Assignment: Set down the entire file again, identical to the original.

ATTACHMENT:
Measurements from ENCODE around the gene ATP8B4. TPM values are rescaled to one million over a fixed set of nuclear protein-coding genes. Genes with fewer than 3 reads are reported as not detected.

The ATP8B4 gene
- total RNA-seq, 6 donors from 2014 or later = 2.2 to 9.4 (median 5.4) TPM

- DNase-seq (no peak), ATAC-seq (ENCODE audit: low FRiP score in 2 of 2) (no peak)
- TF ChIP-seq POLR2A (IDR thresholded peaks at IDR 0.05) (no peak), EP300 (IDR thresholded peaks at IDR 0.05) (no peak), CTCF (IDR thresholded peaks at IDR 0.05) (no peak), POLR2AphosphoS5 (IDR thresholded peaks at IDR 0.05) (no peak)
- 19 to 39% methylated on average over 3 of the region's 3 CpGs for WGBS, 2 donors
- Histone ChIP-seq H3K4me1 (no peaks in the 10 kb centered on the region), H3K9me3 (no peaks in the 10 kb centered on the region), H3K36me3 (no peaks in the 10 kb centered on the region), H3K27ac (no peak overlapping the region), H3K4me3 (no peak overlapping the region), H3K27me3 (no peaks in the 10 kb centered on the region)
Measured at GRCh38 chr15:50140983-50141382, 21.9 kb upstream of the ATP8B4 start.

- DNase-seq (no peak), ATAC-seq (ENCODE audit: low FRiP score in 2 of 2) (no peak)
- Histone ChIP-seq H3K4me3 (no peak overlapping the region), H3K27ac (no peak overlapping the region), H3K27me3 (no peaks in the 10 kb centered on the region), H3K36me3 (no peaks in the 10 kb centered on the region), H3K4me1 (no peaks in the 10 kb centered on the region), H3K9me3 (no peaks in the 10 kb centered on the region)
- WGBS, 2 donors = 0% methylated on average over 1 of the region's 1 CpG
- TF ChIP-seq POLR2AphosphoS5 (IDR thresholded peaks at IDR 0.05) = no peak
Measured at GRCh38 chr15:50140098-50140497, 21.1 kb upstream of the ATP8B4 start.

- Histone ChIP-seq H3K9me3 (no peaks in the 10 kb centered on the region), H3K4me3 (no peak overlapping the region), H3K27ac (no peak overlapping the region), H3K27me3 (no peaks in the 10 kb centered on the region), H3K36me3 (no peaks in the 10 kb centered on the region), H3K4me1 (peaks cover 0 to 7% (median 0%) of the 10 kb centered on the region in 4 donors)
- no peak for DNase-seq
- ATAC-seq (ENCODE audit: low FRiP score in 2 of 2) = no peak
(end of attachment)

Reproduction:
Measurements from ENCODE around the gene ATP8B4. TPM values are rescaled to one million over a fixed set of nuclear protein-coding genes. Genes with fewer than 3 reads are reported as not detected.

The ATP8B4 gene
- total RNA-seq, 6 donors from 2014 or later = 2.2 to 9.4 (median 5.4) TPM

- DNase-seq (no peak), ATAC-seq (ENCODE audit: low FRiP score in 2 of 2) (no peak)
- TF ChIP-seq POLR2A (IDR thresholded peaks at IDR 0.05) (no peak), EP300 (IDR thresholded peaks at IDR 0.05) (no peak), CTCF (IDR thresholded peaks at IDR 0.05) (no peak), POLR2AphosphoS5 (IDR thresholded peaks at IDR 0.05) (no peak)
- 19 to 39% methylated on average over 3 of the region's 3 CpGs for WGBS, 2 donors
- Histone ChIP-seq H3K4me1 (no peaks in the 10 kb centered on the region), H3K9me3 (no peaks in the 10 kb centered on the region), H3K36me3 (no peaks in the 10 kb centered on the region), H3K27ac (no peak overlapping the region), H3K4me3 (no peak overlapping the region), H3K27me3 (no peaks in the 10 kb centered on the region)
Measured at GRCh38 chr15:50140983-50141382, 21.9 kb upstream of the ATP8B4 start.

- DNase-seq (no peak), ATAC-seq (ENCODE audit: low FRiP score in 2 of 2) (no peak)
- Histone ChIP-seq H3K4me3 (no peak overlapping the region), H3K27ac (no peak overlapping the region), H3K27me3 (no peaks in the 10 kb centered on the region), H3K36me3 (no peaks in the 10 kb centered on the region), H3K4me1 (no peaks in the 10 kb centered on the region), H3K9me3 (no peaks in the 10 kb centered on the region)
- WGBS, 2 donors = 0% methylated on average over 1 of the region's 1 CpG
- TF ChIP-seq POLR2AphosphoS5 (IDR thresholded peaks at IDR 0.05) = no peak
Measured at GRCh38 chr15:50140098-50140497, 21.1 kb upstream of the ATP8B4 start.

- Histone ChIP-seq H3K9me3 (no peaks in the 10 kb centered on the region), H3K4me3 (no peak overlapping the region), H3K27ac (no peak overlapping the region), H3K27me3 (no peaks in the 10 kb centered on the region), H3K36me3 (no peaks in the 10 kb centered on the region), H3K4me1 (peaks cover 0 to 7% (median 0%) of the 10 kb centered on the region in 4 donors)
- no peak for DNase-seq
- ATAC-seq (ENCODE audit: low FRiP score in 2 of 2) = no peak